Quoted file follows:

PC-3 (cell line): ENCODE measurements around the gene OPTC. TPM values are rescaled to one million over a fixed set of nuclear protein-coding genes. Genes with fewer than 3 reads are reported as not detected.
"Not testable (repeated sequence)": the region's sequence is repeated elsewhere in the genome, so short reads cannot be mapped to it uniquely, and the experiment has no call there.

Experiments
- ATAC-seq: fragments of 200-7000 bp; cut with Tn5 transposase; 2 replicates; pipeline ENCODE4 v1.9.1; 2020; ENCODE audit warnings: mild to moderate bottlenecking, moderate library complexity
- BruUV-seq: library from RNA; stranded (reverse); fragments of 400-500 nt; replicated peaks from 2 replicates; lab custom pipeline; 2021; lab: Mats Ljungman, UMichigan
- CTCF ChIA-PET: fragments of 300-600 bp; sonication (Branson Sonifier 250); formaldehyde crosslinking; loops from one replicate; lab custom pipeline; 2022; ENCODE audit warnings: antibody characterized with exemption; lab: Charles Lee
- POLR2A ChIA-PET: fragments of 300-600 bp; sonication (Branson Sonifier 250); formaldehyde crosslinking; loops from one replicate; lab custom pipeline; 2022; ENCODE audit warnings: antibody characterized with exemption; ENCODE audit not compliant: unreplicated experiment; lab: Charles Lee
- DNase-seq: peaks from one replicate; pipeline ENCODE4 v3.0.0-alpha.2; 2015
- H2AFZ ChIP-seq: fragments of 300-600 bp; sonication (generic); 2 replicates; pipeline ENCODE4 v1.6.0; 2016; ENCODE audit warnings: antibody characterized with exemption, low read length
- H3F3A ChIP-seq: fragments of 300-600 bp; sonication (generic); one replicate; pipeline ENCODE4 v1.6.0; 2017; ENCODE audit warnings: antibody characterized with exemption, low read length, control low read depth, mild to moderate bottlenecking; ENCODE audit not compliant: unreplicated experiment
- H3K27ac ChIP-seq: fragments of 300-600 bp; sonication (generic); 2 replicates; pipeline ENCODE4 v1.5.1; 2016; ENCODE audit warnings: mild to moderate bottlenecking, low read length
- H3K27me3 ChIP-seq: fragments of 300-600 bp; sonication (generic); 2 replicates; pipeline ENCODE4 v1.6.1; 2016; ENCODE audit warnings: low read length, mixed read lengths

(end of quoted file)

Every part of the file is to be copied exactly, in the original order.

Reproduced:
PC-3 (cell line): ENCODE measurements around the gene OPTC. TPM values are rescaled to one million over a fixed set of nuclear protein-coding genes. Genes with fewer than 3 reads are reported as not detected.
"Not testable (repeated sequence)": the region's sequence is repeated elsewhere in the genome, so short reads cannot be mapped to it uniquely, and the experiment has no call there.

Experiments
- ATAC-seq: fragments of 200-7000 bp; cut with Tn5 transposase; 2 replicates; pipeline ENCODE4 v1.9.1; 2020; ENCODE audit warnings: mild to moderate bottlenecking, moderate library complexity
- BruUV-seq: library from RNA; stranded (reverse); fragments of 400-500 nt; replicated peaks from 2 replicates; lab custom pipeline; 2021; lab: Mats Ljungman, UMichigan
- CTCF ChIA-PET: fragments of 300-600 bp; sonication (Branson Sonifier 250); formaldehyde crosslinking; loops from one replicate; lab custom pipeline; 2022; ENCODE audit warnings: antibody characterized with exemption; lab: Charles Lee
- POLR2A ChIA-PET: fragments of 300-600 bp; sonication (Branson Sonifier 250); formaldehyde crosslinking; loops from one replicate; lab custom pipeline; 2022; ENCODE audit warnings: antibody characterized with exemption; ENCODE audit not compliant: unreplicated experiment; lab: Charles Lee
- DNase-seq: peaks from one replicate; pipeline ENCODE4 v3.0.0-alpha.2; 2015
- H2AFZ ChIP-seq: fragments of 300-600 bp; sonication (generic); 2 replicates; pipeline ENCODE4 v1.6.0; 2016; ENCODE audit warnings: antibody characterized with exemption, low read length
- H3F3A ChIP-seq: fragments of 300-600 bp; sonication (generic); one replicate; pipeline ENCODE4 v1.6.0; 2017; ENCODE audit warnings: antibody characterized with exemption, low read length, control low read depth, mild to moderate bottlenecking; ENCODE audit not compliant: unreplicated experiment
- H3K27ac ChIP-seq: fragments of 300-600 bp; sonication (generic); 2 replicates; pipeline ENCODE4 v1.5.1; 2016; ENCODE audit warnings: mild to moderate bottlenecking, low read length
- H3K27me3 ChIP-seq: fragments of 300-600 bp; sonication (generic); 2 replicates; pipeline ENCODE4 v1.6.1; 2016; ENCODE audit warnings: low read length, mixed read lengths